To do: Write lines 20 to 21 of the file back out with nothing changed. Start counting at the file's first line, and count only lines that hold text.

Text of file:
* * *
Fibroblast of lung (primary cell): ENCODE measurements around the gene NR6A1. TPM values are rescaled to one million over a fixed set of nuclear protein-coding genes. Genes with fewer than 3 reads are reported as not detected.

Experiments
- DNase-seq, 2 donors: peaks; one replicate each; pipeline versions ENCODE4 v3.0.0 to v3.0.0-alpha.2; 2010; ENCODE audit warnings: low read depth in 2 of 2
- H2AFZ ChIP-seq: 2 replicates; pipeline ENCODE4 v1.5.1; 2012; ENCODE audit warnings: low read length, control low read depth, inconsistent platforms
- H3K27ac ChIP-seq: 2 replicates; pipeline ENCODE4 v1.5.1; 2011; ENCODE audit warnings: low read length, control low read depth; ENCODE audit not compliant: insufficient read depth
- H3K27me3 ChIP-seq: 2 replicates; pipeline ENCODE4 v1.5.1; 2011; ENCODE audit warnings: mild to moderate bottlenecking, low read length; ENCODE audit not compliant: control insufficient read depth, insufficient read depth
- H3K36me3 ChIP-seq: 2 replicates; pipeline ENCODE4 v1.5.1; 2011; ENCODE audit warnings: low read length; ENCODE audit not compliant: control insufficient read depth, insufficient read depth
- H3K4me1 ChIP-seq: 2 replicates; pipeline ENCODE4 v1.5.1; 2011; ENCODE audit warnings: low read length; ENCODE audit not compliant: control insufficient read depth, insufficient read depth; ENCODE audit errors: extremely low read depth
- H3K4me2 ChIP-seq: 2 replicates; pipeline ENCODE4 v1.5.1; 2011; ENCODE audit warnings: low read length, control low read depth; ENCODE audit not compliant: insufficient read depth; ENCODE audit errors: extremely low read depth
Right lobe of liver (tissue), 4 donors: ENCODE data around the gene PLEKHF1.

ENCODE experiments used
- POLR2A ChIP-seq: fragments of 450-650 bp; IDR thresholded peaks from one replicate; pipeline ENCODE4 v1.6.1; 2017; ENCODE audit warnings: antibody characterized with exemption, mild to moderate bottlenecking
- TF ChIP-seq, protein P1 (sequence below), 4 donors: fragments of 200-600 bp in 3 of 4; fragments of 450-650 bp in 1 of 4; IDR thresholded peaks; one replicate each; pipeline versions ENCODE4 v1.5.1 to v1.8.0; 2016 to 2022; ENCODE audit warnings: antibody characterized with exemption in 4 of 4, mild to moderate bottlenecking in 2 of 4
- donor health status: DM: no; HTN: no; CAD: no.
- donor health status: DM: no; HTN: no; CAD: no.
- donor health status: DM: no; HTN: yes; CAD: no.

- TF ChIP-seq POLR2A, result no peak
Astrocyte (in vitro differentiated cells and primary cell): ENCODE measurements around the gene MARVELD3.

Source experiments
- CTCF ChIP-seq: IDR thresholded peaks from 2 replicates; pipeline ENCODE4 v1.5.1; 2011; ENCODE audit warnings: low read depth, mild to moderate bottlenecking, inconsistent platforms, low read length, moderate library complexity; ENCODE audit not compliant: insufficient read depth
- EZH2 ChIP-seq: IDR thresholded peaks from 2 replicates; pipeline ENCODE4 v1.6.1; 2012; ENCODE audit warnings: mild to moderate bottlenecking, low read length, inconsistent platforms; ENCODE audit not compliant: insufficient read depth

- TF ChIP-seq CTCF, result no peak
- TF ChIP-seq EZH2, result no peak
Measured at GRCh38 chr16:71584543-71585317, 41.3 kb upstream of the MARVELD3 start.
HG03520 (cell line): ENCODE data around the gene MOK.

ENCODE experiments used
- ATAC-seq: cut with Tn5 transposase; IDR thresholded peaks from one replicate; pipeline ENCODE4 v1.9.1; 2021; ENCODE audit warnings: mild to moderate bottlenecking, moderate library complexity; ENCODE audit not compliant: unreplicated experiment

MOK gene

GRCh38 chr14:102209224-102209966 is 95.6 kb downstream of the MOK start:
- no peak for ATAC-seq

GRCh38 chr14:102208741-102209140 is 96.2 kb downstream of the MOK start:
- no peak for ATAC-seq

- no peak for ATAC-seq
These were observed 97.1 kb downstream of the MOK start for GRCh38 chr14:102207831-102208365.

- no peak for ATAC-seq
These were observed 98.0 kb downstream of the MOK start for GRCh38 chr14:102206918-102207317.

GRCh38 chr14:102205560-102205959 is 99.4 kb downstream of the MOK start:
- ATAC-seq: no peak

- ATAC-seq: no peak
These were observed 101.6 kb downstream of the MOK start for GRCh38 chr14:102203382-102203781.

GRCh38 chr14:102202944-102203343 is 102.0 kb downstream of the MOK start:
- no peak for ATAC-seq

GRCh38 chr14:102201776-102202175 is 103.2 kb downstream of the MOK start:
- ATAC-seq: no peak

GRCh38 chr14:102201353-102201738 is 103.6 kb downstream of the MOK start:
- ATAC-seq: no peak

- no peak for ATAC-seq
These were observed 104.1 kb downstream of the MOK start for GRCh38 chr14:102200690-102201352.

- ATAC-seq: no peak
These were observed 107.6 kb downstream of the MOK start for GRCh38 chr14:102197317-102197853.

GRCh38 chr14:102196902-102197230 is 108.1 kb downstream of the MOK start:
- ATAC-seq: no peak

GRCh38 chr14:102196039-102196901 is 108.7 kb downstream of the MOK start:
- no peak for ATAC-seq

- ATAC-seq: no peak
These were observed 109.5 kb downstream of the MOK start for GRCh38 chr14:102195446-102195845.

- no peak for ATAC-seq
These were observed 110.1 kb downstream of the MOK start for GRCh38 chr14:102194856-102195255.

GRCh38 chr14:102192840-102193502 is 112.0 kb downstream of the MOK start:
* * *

- CTCF ChIP-seq: IDR thresholded peaks from 2 replicates; pipeline ENCODE4 v1.5.1; 2011; ENCODE audit warnings: low read depth, mild to moderate bottlenecking, inconsistent platforms, low read length, moderate library complexity; ENCODE audit not compliant: insufficient read depth
- EZH2 ChIP-seq: IDR thresholded peaks from 2 replicates; pipeline ENCODE4 v1.6.1; 2012; ENCODE audit warnings: mild to moderate bottlenecking, low read length, inconsistent platforms; ENCODE audit not compliant: insufficient read depth